Saturday, February 07, 2015
I'm going to start off by saying, I didn't really like Intangible in the beginning. Unfortunately, it was one of those books that starts off slow for the first few chapters. However, after about the first 4-5 chapters, I felt Intangible was absolutely flawless. When I closed my eyes, the setting and events where illustrated perfectly. The way Gray put the book together was just beautiful. The vocabulary was wonderful for young adult readers. In my opinion, the only flaw was the first chapters were slow. In conclusion, I would recommend this book to all readers.
Friday, February 06, 2015
A new student review of 77 Things You Absolutely Have to Do Before You Finish College by Halley Bondy
Some of the pros are that there defined in sections, topics are detailed and specific, very creative illistrations, and great tips. Personally I felt the book was a little above my age level and meant for people graduating high school. There were a few mature topics with which I was not comfortable. I personally thought the book at times dragged on and on with the choppy chapters and how there were so many chapters.
Thursday, February 05, 2015
My favorite part of this book is the friendship. They have true friendship because they overcome obstacles to have fun and be friends. I also like how the plot how foreshadows the climax. The dragging out of the story in the beginning shows something big is going to happen. I really, really like this book and I think it would be great for anybody.
This book is part of a series and I have not read the other books. I was a little confused in the beginning, but then everything fell into place. I suggest you read the first book in the series before reading this one, but this is still a great book on it's own.
My favorite part was the beginning because when I read it, I felt like I was part of the story. My favorite character is Agent Umber, because he has a pickle phone and I think that's funny. Electromagnetic sources sound spooky...
Wednesday, February 04, 2015
I wanted to love this story, as it had a great synopsis and sounded like something I would be interested in but I couldn’t invest and it took me awhile to read all the way through.
That being said, the pacing of the story was fast. It jumped from days to months and it was confusing to figure out the time frame of everything that happened. The fast pace didn’t need to happen at all, as there was a lot of things that weren’t explained.
Our main character, Elora, finds out she is a Phoenix on her 16th birthday. Besides a letter from her dead mother and a-rather quick-oath she has to swear by, there is nothing added. No history, why it’s happening. She didn’t even freak out. Who wouldn’t have a mini freak out if wings sprouted from their backs?
I became rather annoyed when I learned what Phoenixes are really called. This book had nothing to do with it and yet the name appears everywhere. As I’m trying not to give away spoilers, I’ll just say it makes no sense.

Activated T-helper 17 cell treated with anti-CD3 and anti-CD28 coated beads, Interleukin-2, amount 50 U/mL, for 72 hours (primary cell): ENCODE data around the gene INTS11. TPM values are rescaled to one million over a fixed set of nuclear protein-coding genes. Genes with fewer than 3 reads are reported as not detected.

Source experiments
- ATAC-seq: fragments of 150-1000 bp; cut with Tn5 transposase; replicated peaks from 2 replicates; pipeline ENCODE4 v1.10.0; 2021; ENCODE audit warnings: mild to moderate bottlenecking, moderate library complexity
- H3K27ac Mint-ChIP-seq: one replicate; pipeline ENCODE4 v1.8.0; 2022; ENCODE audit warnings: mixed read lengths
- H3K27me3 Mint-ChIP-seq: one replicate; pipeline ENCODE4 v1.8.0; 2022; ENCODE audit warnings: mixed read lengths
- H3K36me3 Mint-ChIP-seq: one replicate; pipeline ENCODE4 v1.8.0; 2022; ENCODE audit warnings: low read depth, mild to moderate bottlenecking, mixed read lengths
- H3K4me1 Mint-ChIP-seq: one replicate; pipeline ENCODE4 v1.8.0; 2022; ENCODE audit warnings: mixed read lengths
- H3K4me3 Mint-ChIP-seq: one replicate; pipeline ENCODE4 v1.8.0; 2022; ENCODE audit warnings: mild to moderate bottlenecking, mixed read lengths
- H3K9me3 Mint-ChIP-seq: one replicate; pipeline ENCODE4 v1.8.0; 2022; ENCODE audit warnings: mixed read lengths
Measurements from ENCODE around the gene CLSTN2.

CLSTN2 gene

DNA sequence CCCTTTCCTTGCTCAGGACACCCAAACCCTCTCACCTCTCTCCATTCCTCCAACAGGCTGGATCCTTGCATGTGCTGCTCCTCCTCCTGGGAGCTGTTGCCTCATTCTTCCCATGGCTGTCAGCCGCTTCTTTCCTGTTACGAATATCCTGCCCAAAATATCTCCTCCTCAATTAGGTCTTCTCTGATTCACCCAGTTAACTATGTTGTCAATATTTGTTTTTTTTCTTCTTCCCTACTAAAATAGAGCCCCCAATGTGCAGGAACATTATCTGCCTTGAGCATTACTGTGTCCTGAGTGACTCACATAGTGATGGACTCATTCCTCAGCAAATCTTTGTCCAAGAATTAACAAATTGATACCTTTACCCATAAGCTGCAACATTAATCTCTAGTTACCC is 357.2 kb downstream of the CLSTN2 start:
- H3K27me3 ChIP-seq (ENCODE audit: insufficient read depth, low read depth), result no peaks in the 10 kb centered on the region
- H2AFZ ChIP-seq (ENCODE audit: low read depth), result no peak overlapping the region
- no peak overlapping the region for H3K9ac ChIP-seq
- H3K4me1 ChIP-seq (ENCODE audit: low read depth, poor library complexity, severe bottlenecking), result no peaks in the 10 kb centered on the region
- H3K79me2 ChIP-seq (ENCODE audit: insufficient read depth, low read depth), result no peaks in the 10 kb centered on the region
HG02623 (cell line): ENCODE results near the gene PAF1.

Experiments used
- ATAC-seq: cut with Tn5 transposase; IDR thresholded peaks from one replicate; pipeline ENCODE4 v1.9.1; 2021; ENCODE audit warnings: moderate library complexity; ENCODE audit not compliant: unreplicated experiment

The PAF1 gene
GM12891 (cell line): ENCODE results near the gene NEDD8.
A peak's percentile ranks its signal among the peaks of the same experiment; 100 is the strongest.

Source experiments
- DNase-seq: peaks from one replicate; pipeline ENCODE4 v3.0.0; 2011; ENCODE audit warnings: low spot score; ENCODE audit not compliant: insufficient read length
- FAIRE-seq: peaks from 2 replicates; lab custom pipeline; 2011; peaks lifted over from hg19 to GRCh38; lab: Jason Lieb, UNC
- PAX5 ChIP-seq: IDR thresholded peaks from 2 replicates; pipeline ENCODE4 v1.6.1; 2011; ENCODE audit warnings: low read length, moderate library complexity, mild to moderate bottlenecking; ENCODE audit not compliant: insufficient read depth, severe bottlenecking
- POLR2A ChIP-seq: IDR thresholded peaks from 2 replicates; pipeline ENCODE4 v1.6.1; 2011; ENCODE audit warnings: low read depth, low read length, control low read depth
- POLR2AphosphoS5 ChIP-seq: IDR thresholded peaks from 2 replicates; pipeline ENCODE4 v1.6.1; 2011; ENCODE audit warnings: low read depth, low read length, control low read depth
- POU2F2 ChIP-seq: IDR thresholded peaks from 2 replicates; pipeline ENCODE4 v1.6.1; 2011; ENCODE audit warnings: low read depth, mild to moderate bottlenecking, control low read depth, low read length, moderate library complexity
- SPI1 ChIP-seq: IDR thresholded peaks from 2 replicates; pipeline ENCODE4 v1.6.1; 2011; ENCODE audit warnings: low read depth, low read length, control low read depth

I found a few grammatical and spelling errors in this book and it really became hard for me to continue reading. The tone of the story felt off too, as in not consistent from the beginning, middle and end.
Overall, the book itself is just odd. I couldn’t find anything I liked about it unfortunately. The writing could use more edits and have the pace slow down a lot more. There isn’t really a climax either, which is disappointing. I can’t honestly recommend this series.
Overall I really enjoyed this graphic novel, the story just drags to you into it. I love the character Liz, she's a character that everyone can relate to. This book was really entertaining and shows us all "Tomboys" out in the world (myself included) that we aren't all alone. It shows us that gender norms are very overrated and how we shouldn't waste time on them. I recommend this book to every 7th grade and up girl out there.
I thought The Field was an imaginative book full of action and mystery. I liked that the author, Tracy Richardson, blended a believable story about a regular high school boy with just enough sci-fi to make it enjoyable. I also thought the characters were realistic. I think my favorite part was in the ending, but since it gives away a lot of the book, I can’t say what it is. You’ll just have to read it yourself to find out. The book was sometimes slightly confusing to follow. Also, on the editor’s part, I saw a bunch of grammatical errors and flipped words, like “a in” instead of “in a." Unfortunately, a lot of the book dealt with soccer, which started to get a little boring for me. But if you are a soccer fan who also likes a little bit of sci-fi, this book might be for you.
This book is intriguing and attention-gripping. With surprises around every corner, the author does a wonderful job of making it seem you’re right there next to Becky and Amy every step of the way. Becky Thatcher, the main character, is extremely clever, and always on the lookout for an adventure. Her best friend, Amy Lawrence, is more ladylike, but just as adventurous. The author, Jessica Lawson, does an impeccable job of making all the characters in the book seem real. It is a cliffhanger, but that leaves room for imagination. Geared towards girls of ages 10-12, this book will definitely end up on your list of favorites, and will keep you on the edge of your seat until the end.
Tuesday, February 03, 2015
This book was decent with its story, and the visuals were pretty good for a graphic novel. However, I do have an issue with most of the characters. Briony herself is pretty likable, and I do see some aspects of me in her. However, I have a hard time believing her claims of her being the only girl in her whole class that has not been in a relationship or has not done any drugs. Also, I do not know why she hangs out with Julia anymore, especially because she is a really bad influence. The other thing is her attraction to this goth boy, which is totally strange because it makes no sense why she would like him other than a belief that they may both like the same book series. Overall there are some things that are correct about how teenagers act, but there are others that I know are not true. I did like the ending, which was pretty open and left things off on a happy note.